What’s the difference between non-melanoma skin cancer versus melanoma? Expert Dr. Silvina Pugliese defines the two major skin cancer types and explains skin cancer subtypes and their occurrence rates.
Silvina Pugliese, M.D., is a Clinical Assistant Professor of Dermatology and Attending Physician at the Stanford Medicine Outpatient Center and Stanford Cancer Institute. Learn more about Dr. Pugliese.
“…knowing that there are skin cancers that are separate and different from melanoma, and asking your doctor to take a look at your skin to see whether there’s anything suspicious for either a melanoma or a non-melanoma skin cancer, which could include basal cell cancer, squamous cell cancer, Merkel cell cancer, and sebaceous cell cancer among others.”
Dr. Pugliese, what are non-melanoma skin cancers? I must admit I have some experience with skin cancer in terms of I’m a melanoma survivor, and my sister has had the non-melanoma skin cancers that we’re talking about.
Dr. Silvina Pugliese:
Thank you, Mary Leer. That’s a really great question. So it’s interesting that we think of non-melanoma and cancer that we name them in the context of melanoma being different from melanoma, because melanoma is a skin cancer that I think most people hear the most about, despite the other skin cancers that we’ll talk about, being more common. So melanoma, just to set the stage is a cancer, skin cancer, arising from melanocytes, and those are the cells in our skin that produce melanin, which provides color or pigment to our skin.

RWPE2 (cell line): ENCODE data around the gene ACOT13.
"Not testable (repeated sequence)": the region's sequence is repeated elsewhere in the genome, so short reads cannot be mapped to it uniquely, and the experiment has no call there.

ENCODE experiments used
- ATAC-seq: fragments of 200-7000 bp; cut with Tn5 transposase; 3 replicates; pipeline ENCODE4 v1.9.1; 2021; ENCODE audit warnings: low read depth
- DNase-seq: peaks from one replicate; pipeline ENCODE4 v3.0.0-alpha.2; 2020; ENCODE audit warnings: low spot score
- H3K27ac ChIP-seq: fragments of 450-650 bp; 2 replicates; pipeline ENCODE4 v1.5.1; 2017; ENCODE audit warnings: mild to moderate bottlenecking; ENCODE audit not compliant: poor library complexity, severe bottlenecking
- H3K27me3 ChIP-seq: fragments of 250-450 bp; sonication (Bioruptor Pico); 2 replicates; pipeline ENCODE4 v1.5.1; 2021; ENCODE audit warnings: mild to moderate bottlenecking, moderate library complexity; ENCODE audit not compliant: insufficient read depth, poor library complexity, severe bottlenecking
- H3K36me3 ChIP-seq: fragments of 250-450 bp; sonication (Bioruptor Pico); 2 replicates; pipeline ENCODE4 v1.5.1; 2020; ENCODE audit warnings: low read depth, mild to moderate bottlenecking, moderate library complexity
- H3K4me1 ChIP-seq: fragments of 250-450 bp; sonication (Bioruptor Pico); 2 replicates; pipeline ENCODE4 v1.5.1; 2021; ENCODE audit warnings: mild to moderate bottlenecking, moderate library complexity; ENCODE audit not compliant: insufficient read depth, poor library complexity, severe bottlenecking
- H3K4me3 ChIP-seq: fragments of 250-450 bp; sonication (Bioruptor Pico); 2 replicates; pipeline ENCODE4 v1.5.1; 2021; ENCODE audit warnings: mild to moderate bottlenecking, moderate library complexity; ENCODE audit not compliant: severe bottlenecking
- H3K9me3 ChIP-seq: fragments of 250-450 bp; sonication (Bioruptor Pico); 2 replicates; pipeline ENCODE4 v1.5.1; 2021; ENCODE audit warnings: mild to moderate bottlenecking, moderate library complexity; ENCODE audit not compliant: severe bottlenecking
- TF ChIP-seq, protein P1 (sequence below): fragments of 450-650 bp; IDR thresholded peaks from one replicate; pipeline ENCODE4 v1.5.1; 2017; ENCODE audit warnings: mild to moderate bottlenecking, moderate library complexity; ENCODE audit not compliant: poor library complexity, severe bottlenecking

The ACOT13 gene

When we talk about non-melanoma skin cancers, we’re talking about cancers that are arising from different cell types, the most common non-melanoma skin cancers are those arising from keratinocytes, we call them keratinocyte carcinoma, and there are more common names are basal cell cancer and squamous cell cancer. Keratinocytes are the most common type of skin, so there are other less common non-melanoma skin cancers as well, some of those are, Merkel cell carcinoma, these developed from a cell called a Merkel cell, which are present in the skin.
They’re also called neuroendocrine cells because they produce certain hormones, and they can be involved in touch sensation, so basal carcinoma is another non-melanoma cancer that develops from sebaceous or oil glands, so you can see how the non-melanoma skin cancers are related to different cell types that we can find within the skin.
My activation tip for this question is knowing that there are skin cancers that are separate and different from melanoma, and asking your doctor to take a look at your skin to see whether there’s anything suspicious for either a melanoma or a non-melanoma skin cancer, which could include basal cell cancer, squamous cell cancer, Merkel cell cancer, and sebaceous cell cancer among others.